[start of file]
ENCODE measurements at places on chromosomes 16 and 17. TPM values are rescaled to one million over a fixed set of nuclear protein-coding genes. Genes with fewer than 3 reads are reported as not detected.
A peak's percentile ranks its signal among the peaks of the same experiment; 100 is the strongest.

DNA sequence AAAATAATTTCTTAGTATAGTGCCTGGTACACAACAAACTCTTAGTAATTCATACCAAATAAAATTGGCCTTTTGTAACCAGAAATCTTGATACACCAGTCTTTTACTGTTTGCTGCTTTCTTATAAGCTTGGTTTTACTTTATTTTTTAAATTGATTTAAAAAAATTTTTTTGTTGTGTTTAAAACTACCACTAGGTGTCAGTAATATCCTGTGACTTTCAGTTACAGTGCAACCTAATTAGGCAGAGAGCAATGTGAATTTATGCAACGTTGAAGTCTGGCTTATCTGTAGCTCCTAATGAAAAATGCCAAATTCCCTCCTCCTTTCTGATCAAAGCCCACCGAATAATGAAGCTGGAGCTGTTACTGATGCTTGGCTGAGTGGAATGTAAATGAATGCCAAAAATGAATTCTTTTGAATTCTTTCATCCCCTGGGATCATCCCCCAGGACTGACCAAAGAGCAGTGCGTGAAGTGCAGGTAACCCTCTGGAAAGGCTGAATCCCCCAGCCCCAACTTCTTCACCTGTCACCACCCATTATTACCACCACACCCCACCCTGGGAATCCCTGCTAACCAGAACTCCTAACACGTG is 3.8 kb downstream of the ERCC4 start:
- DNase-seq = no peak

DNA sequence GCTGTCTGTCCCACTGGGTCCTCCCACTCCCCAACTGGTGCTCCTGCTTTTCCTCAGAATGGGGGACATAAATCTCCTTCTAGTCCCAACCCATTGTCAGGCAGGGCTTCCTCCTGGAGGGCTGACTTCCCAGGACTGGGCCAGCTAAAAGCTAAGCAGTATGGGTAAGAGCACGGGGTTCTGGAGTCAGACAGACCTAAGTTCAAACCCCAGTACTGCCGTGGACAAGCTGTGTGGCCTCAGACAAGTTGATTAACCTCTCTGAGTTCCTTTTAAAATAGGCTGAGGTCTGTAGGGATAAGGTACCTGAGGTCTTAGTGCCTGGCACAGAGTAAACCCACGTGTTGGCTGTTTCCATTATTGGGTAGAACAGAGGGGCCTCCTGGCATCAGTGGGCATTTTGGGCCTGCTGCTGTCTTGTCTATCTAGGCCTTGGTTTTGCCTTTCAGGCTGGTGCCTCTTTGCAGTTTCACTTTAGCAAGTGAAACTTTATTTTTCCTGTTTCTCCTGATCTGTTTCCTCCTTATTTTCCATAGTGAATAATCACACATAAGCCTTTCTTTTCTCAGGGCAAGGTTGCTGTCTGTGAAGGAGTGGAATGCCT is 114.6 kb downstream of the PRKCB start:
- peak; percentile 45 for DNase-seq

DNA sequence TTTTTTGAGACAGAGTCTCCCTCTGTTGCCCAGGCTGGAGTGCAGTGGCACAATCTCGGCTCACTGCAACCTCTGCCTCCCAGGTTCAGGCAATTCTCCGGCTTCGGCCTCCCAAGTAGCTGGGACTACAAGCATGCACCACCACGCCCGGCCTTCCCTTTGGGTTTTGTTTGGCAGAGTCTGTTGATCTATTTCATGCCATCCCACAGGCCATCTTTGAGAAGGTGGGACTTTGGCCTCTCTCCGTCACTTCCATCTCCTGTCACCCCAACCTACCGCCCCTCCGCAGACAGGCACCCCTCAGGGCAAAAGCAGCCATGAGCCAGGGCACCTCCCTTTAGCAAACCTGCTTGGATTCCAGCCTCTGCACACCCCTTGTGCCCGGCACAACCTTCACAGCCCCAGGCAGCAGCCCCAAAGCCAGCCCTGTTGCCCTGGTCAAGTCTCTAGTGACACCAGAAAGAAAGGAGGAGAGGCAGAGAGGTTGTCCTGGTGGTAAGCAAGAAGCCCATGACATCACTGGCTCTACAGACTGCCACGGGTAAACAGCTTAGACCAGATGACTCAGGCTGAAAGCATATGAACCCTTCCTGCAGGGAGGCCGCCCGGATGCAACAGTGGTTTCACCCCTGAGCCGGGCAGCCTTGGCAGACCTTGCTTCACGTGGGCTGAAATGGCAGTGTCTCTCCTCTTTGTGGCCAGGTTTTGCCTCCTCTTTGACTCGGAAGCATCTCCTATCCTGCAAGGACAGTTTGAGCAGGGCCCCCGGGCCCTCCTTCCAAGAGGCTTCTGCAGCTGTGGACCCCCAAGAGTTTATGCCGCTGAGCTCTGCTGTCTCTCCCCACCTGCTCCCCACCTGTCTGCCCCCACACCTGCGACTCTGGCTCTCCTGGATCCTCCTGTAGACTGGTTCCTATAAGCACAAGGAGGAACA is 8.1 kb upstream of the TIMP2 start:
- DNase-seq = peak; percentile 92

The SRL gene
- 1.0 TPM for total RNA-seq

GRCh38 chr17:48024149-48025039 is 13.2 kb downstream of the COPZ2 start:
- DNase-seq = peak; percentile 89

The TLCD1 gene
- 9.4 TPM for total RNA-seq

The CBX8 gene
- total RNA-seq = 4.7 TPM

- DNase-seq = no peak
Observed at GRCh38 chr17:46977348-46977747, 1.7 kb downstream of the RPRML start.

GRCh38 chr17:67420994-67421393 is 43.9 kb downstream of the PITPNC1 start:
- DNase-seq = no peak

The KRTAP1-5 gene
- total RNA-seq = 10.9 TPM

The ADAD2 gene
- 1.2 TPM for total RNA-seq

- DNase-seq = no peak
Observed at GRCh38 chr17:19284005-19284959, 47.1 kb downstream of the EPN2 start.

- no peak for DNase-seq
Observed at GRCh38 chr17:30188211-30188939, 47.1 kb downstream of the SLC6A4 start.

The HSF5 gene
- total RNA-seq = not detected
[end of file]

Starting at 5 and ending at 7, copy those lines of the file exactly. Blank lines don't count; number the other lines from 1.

DNA sequence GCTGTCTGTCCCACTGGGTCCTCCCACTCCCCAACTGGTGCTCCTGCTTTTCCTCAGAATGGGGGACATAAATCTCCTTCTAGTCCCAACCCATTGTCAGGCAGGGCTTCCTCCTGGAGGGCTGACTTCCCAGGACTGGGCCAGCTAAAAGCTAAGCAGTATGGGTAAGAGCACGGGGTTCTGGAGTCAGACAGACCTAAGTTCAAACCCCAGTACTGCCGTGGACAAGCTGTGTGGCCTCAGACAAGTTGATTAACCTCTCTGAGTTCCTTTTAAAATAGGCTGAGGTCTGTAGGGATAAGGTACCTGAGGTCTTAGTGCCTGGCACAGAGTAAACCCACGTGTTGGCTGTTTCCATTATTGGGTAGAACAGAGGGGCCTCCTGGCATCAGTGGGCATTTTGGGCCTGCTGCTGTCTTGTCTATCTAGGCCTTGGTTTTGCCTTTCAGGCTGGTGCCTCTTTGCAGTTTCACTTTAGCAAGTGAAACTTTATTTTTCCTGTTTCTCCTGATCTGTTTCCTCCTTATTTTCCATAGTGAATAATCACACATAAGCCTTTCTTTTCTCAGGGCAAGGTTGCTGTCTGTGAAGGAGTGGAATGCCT is 114.6 kb downstream of the PRKCB start:
- peak; percentile 45 for DNase-seq

DNA sequence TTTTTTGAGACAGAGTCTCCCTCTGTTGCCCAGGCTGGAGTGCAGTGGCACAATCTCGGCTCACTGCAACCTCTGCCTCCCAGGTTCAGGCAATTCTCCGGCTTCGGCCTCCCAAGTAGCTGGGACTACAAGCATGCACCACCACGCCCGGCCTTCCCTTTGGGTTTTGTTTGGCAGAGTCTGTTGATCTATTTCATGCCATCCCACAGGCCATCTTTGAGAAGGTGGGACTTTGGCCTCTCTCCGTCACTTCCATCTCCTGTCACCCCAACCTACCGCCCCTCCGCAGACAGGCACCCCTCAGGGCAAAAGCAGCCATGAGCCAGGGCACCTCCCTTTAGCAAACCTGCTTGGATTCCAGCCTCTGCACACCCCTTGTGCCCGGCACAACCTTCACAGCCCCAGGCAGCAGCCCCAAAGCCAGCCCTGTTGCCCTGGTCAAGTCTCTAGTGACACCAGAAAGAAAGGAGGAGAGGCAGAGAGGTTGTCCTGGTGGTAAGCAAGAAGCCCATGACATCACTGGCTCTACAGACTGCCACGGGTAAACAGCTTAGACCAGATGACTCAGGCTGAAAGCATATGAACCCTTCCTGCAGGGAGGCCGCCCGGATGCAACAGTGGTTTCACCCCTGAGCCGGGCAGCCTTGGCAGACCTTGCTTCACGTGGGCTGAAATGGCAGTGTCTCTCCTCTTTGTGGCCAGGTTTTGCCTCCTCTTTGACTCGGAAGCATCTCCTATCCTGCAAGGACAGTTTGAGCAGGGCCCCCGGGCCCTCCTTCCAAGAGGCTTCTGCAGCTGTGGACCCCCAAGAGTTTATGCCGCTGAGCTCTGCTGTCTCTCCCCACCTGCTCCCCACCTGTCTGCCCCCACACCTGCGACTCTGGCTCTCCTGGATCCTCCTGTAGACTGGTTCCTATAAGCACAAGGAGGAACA is 8.1 kb upstream of the TIMP2 start: